In this digital age, there is barely a day when we don’t sit at our computers and search for something on Google. In The Internship, directed by Shawn Levy (Night at the Museum, Real Steel), Billy (Vince Vaughn) and Nick (Owen Wilson) have just been given the news from their boss that a computer is capable of doing their jobs. Nick is immediately pressured into taking on a dead end retail sales position, while Billy looks to the Internet for prospects. Despite not being anywhere near qualified enough, they manage to talk themselves into an internship at Google. Teamed up with a group of misfits, they are the joke of the program. By showing up with the right attitude and taking advantage of their life experience in place of their limited savvy, these personable everymen gradually win over their team members, continue to surprise their pessimistic director, and bring an understanding of humanity to a digital giant. In a predictable but surprisingly funny fish-out-of-water journey, fueled by the leads’ infectious chemistry, they mentor the upstart youngsters about the life outside of their screens and give themselves a shot at a fresh start.
This reviewer had a good time. It looks at an interesting crossroads between out-of-touch middle-aged guys with nothing to lose and ambitious youngsters with everything ahead of them. This dichotomy works here because Billy and Nick’s position is relatable. Sure, them landing this highly sought-after position completely defies credibility, and watching them flounder within the walls of the world’s biggest tech theme park will likely have many viewers cheering, but I found them endearing.
One of the strongest stretches of the film is a night outing where the pair suggest the team escape HQ and have a night on the town. For these tech gurus it is the first time they have ever been to a club. While this could have simply been a lazy means for this group to bond, it ultimately brings about inspiration for their present challenge and progresses the plot. If Billy and Nick prove anything is that they can adapt. A priceless ‘Quidditch’ game is another example.
Both of these men are likeable, and manage to avoid the ‘man child’ clichés that have come to define their acting careers. Vaughn’s deadpan wit is at its best delivering his punchy one-liners. When he begins to waffle on with balls out improv, his punch line often loses impact. This happens on several occasions. However, this is still one of his best roles in a while, and his involvement with developing the story and writing the screenplay (with Jared Stern) may have something to do with that. His natural chemistry with Wilson, reprising their Wedding Crashers partnership, is strong, and Nick is an honest, down-to-earth guy that embraces his opportunities while understanding his limitations. Watching him charmingly bumble his way through a date with Rose Byrne’s token love interest is amusing. The supporting youngsters, including Max Minghella (The Social Network), are individually entertaining too, though some fall victim to stereotypes.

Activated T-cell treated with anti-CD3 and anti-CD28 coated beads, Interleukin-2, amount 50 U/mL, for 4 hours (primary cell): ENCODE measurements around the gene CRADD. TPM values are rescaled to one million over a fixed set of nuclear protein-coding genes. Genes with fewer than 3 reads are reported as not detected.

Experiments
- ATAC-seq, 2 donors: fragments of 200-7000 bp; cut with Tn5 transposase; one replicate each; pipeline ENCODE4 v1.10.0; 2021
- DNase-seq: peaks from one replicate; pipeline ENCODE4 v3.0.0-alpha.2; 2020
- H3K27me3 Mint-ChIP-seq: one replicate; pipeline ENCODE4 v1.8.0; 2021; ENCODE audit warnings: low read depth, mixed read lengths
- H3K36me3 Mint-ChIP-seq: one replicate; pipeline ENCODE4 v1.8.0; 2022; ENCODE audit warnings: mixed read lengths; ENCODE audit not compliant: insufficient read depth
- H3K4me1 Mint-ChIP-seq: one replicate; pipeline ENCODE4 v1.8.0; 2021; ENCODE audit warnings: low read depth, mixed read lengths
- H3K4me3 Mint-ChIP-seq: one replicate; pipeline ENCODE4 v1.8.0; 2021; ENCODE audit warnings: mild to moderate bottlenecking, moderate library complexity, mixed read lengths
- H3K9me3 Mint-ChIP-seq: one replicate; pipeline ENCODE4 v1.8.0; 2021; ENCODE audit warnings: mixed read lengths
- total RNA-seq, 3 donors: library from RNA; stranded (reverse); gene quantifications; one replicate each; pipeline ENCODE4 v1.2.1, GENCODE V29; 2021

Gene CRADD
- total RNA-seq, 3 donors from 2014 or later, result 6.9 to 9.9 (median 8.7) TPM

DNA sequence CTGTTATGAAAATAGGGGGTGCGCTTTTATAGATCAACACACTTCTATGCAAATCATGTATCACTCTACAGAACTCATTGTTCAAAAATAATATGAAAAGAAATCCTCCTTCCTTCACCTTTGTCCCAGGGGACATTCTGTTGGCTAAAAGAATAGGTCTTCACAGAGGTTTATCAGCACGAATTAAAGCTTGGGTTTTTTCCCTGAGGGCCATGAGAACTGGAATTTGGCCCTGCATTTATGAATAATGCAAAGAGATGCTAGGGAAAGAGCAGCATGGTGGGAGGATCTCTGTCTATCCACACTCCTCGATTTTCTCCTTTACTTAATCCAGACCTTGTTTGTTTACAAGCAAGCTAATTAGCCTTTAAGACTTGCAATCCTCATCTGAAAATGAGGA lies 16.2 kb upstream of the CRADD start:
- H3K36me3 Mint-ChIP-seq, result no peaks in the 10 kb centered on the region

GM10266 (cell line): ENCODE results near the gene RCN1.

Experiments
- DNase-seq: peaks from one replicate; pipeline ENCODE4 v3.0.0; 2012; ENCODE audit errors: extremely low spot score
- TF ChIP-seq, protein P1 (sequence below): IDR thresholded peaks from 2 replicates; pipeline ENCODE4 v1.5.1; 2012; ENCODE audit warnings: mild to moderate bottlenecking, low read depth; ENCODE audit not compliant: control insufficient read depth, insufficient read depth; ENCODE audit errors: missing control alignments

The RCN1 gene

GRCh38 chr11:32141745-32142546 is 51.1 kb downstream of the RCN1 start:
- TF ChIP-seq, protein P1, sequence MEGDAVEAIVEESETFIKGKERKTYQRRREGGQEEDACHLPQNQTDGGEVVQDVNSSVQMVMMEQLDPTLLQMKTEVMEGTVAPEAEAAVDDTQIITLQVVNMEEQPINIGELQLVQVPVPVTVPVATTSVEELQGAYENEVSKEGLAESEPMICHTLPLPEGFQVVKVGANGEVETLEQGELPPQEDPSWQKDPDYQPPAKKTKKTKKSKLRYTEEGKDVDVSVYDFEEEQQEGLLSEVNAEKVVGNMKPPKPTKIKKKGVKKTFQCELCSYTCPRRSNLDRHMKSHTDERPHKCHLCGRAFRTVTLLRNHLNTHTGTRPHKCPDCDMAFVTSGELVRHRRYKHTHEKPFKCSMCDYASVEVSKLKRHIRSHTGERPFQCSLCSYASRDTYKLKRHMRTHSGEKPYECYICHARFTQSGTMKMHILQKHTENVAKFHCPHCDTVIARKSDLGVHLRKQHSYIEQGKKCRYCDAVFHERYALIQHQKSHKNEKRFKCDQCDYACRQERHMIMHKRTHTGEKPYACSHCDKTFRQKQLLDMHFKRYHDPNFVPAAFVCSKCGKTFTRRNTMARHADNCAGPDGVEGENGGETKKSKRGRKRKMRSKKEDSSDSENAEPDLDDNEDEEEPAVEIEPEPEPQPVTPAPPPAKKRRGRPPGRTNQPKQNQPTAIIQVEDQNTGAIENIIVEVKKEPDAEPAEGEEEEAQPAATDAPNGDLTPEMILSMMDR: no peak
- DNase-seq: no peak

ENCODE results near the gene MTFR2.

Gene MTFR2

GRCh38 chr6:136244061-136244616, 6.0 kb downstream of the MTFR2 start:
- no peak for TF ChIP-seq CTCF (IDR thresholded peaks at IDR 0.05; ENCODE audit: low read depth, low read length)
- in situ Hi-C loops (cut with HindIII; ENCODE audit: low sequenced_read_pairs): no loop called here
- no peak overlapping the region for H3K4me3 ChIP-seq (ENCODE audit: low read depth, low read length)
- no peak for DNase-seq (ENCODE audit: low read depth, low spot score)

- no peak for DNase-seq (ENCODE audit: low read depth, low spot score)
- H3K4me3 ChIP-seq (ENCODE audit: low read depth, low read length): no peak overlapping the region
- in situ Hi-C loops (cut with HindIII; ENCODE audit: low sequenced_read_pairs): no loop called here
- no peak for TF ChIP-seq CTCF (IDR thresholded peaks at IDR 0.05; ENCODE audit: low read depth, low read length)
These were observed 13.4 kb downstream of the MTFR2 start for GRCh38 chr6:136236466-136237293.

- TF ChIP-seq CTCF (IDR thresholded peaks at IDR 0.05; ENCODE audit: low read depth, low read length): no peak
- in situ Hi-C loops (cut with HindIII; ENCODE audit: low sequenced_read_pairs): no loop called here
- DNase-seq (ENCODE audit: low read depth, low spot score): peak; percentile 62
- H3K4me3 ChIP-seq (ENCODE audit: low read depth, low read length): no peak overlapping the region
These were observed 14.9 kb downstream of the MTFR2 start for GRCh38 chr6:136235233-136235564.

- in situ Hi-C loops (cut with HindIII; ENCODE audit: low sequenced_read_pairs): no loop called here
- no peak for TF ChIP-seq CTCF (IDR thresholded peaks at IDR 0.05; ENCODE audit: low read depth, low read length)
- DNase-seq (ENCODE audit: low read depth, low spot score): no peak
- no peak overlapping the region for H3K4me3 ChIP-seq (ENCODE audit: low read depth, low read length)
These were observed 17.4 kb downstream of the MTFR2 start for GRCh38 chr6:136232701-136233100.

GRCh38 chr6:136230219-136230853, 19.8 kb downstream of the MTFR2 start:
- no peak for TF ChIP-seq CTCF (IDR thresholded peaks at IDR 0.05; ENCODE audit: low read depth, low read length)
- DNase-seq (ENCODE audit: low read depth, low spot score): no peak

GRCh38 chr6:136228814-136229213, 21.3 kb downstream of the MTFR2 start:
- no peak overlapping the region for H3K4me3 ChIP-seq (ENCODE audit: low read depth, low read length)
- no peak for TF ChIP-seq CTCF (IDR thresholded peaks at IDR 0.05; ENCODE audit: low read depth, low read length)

What has been evident from the marketing, The Internship is basically a giant ad for Google. The series of challenges are a checklist of everything great about Google. Shot on the set of the HQ there is barely a frame that doesn’t have a logo in there. The film is so self-aware of its endorsements that it actually negates the distraction it could have caused.
The Internship is not a great film, but there are plenty of laughs. It is drawn-out, there are many metaphors used, and some expected lulls in the comedy. Anyone who has lost time for the two leads and wary of returning might be surprised. What I liked about this film was the clash of the warm personality and rigid digitalism. While many of us have our nose buried in our phones oblivious to the world around us, there is another generation who grew up differently. As strange as it may seem, they have something to offer this world if given the chance and The Internship has its heart in the right place embracing that.
Andrew Buckle - follow Andy on Twitter here: @buckle22
Andy Buckle is a passionate Sydney-based film enthusiast and reviewer who has built a respected online voice at his personal blog, The Film Emporium. Andy will contribute reviews, features and be our resident film festival, and awards expert.